In a recent study published by Scientific Reports, scientists were able to grow a clinically significant amount of natural tooth structure (http://www.nature.com/articles/srep39654). While this study was only a piece of the puzzle, it does shine some light on the future of dentistry. Does it mean you can stop brushing and flossing? Probably not but it may make your experience at the dentist much more pleasant.
Let’s start with a little tooth anatomy. Your tooth is made up of several layers, most notably for this topic are the Enamel, Dentin and Pulp. The Enamel is the hard outer shell of our tooth. The Dentin is a softer layer just beneath the Enamel. The Pulp is the nerve and blood supply that run in the middle of your tooth. When you have a cavity, you often don’t notice it until the bacteria has started to get close to the Pulp because that is where the blood and nerve supply to your tooth lies. Currently, dentists fight these cavities by removing the decayed and infected tooth structure and placing filling material into the void. Sometimes when the bacteria infects the Pulp of the tooth, the entire blood and nerve supply has to be removed and replaced by a filling material (this is called a root canal).
Now, this study suggests that it is possible that a tooth could heal itself to a degree. The immediate implication for this could serve as a base layer to be covered with a filling material. When a cavity is large enough to get to your Pulp, dentists could place some material into the base of the cavity and then cover it with filling material. This would allow your tooth to heal itself and fill in the space with natural tooth structure. This potentially eliminates the need for a root canal on your tooth. Why would we still place a filling if the tooth is going to lay down new Dentin? Remember, Dentin is softer than Enamel. In cases where Dentin is exposed on the biting surfaces, the Dentin often wears away. To avoid this we can place a harder substance to cover the Dentin (i.e. a metal or tooth colored filling or crown).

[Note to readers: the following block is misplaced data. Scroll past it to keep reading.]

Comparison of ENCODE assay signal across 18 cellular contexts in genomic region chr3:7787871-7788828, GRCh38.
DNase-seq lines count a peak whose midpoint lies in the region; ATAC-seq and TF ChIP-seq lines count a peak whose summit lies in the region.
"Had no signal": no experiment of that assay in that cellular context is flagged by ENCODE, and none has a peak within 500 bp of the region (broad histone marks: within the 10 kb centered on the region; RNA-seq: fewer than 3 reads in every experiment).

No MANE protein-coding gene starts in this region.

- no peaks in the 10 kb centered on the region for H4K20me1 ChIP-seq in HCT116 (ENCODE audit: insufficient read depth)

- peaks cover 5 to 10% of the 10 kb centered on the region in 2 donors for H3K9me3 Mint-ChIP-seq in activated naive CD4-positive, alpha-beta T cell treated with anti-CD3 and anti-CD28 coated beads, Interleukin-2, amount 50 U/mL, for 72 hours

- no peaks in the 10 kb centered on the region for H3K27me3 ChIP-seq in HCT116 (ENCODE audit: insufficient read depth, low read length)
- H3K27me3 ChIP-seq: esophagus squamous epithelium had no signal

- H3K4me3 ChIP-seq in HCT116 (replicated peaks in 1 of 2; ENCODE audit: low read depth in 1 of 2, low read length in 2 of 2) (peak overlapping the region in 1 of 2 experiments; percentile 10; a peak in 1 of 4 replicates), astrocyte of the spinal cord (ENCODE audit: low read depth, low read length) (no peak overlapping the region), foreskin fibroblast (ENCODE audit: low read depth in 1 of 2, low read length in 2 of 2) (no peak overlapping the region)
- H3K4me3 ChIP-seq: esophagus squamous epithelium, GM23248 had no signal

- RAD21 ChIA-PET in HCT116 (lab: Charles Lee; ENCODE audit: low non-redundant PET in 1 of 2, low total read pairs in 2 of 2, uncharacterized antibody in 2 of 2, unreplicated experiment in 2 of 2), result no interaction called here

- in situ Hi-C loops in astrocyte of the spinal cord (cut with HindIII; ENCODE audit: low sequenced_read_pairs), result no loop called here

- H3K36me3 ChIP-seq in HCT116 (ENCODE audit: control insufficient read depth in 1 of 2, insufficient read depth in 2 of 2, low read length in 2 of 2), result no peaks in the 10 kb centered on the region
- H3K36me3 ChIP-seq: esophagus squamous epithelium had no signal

Using it as a base layer over larger fillings is just one of the many implications this study has on the future of dentistry. The most dramatic of which would be to grow a whole new tooth. Imagine, just like sharks, a tooth breaks and we just grow you a new one! That would be Jawsome!
While this study is amazing, don’t stop brushing your teeth just yet. Nothing is better than your natural teeth. Even if we can regrow parts of your tooth, it may never be as good as the original.